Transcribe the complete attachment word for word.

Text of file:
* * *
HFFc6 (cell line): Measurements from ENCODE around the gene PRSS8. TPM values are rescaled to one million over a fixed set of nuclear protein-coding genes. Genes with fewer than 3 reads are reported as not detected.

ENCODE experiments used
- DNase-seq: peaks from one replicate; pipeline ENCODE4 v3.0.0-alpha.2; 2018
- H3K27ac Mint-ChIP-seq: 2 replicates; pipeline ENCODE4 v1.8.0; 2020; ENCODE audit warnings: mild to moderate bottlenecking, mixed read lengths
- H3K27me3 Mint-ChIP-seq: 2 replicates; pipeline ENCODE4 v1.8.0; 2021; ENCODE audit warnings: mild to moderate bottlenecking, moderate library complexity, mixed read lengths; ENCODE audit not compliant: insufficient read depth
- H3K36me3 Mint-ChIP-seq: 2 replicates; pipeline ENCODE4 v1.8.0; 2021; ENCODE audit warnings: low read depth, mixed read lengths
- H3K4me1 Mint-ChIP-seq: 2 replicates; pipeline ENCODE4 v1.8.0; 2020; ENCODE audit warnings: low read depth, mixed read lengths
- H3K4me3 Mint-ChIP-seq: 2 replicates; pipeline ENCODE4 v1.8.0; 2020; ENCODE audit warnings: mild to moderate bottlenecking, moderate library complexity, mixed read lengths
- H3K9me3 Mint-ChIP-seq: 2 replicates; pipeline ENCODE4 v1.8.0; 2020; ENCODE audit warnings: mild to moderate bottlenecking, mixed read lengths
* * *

HFFc6 (cell line): Measurements from ENCODE around the gene PRSS8. TPM values are rescaled to one million over a fixed set of nuclear protein-coding genes. Genes with fewer than 3 reads are reported as not detected.

ENCODE experiments used
- DNase-seq: peaks from one replicate; pipeline ENCODE4 v3.0.0-alpha.2; 2018
- H3K27ac Mint-ChIP-seq: 2 replicates; pipeline ENCODE4 v1.8.0; 2020; ENCODE audit warnings: mild to moderate bottlenecking, mixed read lengths
- H3K27me3 Mint-ChIP-seq: 2 replicates; pipeline ENCODE4 v1.8.0; 2021; ENCODE audit warnings: mild to moderate bottlenecking, moderate library complexity, mixed read lengths; ENCODE audit not compliant: insufficient read depth
- H3K36me3 Mint-ChIP-seq: 2 replicates; pipeline ENCODE4 v1.8.0; 2021; ENCODE audit warnings: low read depth, mixed read lengths
- H3K4me1 Mint-ChIP-seq: 2 replicates; pipeline ENCODE4 v1.8.0; 2020; ENCODE audit warnings: low read depth, mixed read lengths
- H3K4me3 Mint-ChIP-seq: 2 replicates; pipeline ENCODE4 v1.8.0; 2020; ENCODE audit warnings: mild to moderate bottlenecking, moderate library complexity, mixed read lengths
- H3K9me3 Mint-ChIP-seq: 2 replicates; pipeline ENCODE4 v1.8.0; 2020; ENCODE audit warnings: mild to moderate bottlenecking, mixed read lengths